In Ventura County, Calif., an electronic backpack program begins this year with medical records and will phase in other child-specific information gradually. The backpack will be available for children to take with them as they leave foster care to help with college and job applications.
Kansas, Tennessee and Texas are using electronic health passports in a similar way. They provide a Web-based program that contains health information from several sources to prevent duplicate immunizations and over-prescriptions. These passports can include other information as well, such as education records.
In Search of a Better Way
State legislators are discussing the best way to improve the data collection system.
Vermont lawmakers, for example, created the Joint Legislative Committee on Child Protection in 2014 in order to “investigate and evaluate Vermont’s current system of child protection for the purpose of protecting children from abuse and neglect.” One area that was addressed was sharing information on children and families in the child welfare system.
Senator Claire Ayer (D) who chairs the Vermont Committee on Child Protection, says the committee learned that the various confidentiality requirements were keeping important information from reaching those who needed it. “The committee’s ultimate question,” she says, became, “Are these confidentiality rules actually protecting the child?”
Committee members learned that foster parents, teachers, caregivers, guardians and other people who knew the child felt no one was listening to them about the child’s issues.
And finally, the committee discovered that “mandatory reporters were concerned about what was happening to children that they were reporting. But they were never told what happened to those children,” says Ayer.
From this committee came Senate Bill 9, which among other things, seeks to foster better communication among all participants in the child protection system by giving health care providers, educators, foster parents and others access to a child’s records.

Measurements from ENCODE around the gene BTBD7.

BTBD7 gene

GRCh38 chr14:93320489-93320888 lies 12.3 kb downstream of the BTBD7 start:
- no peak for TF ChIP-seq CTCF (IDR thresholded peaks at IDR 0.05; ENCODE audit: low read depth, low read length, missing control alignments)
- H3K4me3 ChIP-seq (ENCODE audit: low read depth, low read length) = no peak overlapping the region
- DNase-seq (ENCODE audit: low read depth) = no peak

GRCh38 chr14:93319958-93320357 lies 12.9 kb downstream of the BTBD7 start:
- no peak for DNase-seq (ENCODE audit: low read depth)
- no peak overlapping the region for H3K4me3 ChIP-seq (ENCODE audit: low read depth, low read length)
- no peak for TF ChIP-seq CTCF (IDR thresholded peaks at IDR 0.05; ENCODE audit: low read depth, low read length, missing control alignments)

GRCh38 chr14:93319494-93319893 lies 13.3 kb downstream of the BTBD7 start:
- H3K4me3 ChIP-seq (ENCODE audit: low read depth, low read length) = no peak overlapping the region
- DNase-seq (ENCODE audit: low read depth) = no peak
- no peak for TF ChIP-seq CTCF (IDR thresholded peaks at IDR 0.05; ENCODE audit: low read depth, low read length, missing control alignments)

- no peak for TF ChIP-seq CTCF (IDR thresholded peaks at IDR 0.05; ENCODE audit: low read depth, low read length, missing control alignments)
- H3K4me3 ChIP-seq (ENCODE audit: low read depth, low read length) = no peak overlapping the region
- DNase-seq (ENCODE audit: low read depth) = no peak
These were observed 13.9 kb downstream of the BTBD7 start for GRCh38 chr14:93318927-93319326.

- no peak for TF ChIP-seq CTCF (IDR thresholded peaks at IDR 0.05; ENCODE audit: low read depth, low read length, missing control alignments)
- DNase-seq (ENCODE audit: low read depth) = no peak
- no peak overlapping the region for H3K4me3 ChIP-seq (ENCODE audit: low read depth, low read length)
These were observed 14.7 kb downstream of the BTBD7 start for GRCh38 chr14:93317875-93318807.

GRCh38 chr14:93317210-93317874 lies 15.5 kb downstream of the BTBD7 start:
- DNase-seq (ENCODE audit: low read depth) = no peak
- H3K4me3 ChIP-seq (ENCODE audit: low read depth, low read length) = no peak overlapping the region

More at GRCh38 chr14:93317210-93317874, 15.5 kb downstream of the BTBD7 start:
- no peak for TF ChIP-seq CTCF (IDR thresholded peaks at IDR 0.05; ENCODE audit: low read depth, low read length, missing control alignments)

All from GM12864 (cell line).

What Is the Role of the Legislature?
State legislators already study child welfare data to make policy decisions. But they can also play an important role in promoting more consistent collection and sharing of child welfare information, defining what type of information is collected and deciding who will have access to the data.
Last year, for example, Delaware lawmakers created a Child Welfare Data Sharing Task Force to make recommendations for data-sharing among the Family Court, the Department of Education, and the Department of Services for Children, Youth and Their Families.
To do this, the task force will:
- Define what specific data are to be shared among the agencies and Family Court.
- Identify any potential legal obstacles.
- Develop regulatory requirements and security parameters.
- Calculate the potential costs.
- Determine the feasibility and cost of developing a student ID for every child born in the state.
State lawmakers can consider providing specific health and education information for each child. They may also facilitate the coordination of physical, dental and mental health services and care provided to children in custody.
The Confidentiality Conundrum
As children move from placement to placement in foster care, it is often difficult to gather data in time to move with them. State and federal confidentiality laws limit who can see the data and whom it can be shared with, making it difficult for those trying to keep foster kids’ information comprehensive, complete and current.
Two federal laws present the greatest challenges: the Child Abuse Prevention and Treatment Act (CAPTA) and the Health Insurance Portability and Accountability Act. The first requires confidentiality of child abuse and neglect records, while the second requires health records to be kept strictly confidential, especially patients’ personal identifying information.
CAPTA requires that states must preserve the confidentiality of all child abuse and neglect reports and records to protect the privacy rights of the child and of the child’s parents or guardians. Most states statutorily permit certain persons access to the information, such as those with a direct interest in the case, in the child’s welfare or in providing child protection or treatment services.
Foster Children By The Numbers
Children in foster care
254,904 and 238,280
Children who entered and exited foster care in 2013
Average age of a child in foster care
The average number of months children stay in foster care
Portion of foster children with two or fewer placements who were in care between 12 and 24 months (37% had three or more placements)
Source: Adoption and Foster Care Analysis and Reporting System, 2012–2013
Meghan McCann is an NCSL policy specialist who focuses on foster care issues.